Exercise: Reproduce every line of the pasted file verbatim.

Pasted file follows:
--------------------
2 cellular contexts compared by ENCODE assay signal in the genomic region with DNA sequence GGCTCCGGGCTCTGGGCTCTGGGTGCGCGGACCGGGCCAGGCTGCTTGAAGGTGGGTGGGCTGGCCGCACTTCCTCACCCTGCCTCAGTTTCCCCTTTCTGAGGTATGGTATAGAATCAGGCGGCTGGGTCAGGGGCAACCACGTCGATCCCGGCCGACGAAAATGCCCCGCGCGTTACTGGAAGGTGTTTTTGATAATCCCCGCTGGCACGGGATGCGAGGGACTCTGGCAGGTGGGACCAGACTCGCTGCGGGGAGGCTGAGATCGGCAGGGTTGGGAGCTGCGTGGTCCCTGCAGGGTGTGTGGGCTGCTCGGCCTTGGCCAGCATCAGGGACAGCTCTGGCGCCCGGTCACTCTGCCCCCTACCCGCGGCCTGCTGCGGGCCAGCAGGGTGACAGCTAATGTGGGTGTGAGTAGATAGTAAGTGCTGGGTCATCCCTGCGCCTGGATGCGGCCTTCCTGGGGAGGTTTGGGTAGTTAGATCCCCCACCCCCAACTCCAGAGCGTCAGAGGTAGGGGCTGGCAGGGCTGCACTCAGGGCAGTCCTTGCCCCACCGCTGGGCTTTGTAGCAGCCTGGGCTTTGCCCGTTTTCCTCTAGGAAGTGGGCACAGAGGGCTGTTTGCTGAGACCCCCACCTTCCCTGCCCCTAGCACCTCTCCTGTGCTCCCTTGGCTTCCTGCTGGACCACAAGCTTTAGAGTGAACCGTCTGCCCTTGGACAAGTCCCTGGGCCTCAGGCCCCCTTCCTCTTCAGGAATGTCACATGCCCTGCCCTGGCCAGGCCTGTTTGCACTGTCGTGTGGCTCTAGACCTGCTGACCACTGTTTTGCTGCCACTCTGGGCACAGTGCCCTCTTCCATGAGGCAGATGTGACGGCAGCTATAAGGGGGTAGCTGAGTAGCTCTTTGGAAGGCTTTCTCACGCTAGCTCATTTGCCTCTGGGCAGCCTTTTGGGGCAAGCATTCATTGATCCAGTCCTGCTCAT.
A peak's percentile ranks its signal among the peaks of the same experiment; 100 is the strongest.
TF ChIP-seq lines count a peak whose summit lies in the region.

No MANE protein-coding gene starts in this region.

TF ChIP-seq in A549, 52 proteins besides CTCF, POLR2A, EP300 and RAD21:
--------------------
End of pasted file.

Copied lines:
2 cellular contexts compared by ENCODE assay signal in the genomic region with DNA sequence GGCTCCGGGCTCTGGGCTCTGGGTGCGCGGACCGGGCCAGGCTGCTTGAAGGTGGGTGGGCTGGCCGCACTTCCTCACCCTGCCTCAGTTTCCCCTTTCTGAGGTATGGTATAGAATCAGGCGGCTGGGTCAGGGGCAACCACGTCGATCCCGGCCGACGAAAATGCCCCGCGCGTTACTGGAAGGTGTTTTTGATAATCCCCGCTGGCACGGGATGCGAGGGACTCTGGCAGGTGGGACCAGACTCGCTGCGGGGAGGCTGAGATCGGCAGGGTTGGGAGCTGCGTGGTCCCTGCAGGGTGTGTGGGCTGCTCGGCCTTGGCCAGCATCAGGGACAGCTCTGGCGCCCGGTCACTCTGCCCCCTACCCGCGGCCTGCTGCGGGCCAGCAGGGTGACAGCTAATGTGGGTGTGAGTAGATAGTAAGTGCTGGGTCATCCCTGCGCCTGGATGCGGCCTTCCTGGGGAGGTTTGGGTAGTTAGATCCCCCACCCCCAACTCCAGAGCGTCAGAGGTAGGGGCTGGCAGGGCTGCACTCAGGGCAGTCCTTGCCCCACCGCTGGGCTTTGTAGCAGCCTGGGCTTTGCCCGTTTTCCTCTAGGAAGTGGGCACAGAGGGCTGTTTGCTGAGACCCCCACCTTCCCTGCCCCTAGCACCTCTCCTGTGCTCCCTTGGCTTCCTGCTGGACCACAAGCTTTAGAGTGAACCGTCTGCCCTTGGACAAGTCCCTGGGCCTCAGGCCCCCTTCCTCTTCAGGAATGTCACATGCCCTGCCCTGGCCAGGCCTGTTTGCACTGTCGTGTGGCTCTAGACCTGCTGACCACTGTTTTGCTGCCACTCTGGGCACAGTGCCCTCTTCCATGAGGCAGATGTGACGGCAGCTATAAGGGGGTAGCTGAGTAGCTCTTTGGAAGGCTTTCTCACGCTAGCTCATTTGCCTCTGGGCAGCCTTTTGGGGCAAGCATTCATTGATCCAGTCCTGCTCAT.
A peak's percentile ranks its signal among the peaks of the same experiment; 100 is the strongest.
TF ChIP-seq lines count a peak whose summit lies in the region.

No MANE protein-coding gene starts in this region.

TF ChIP-seq in A549, 52 proteins besides CTCF, POLR2A, EP300 and RAD21: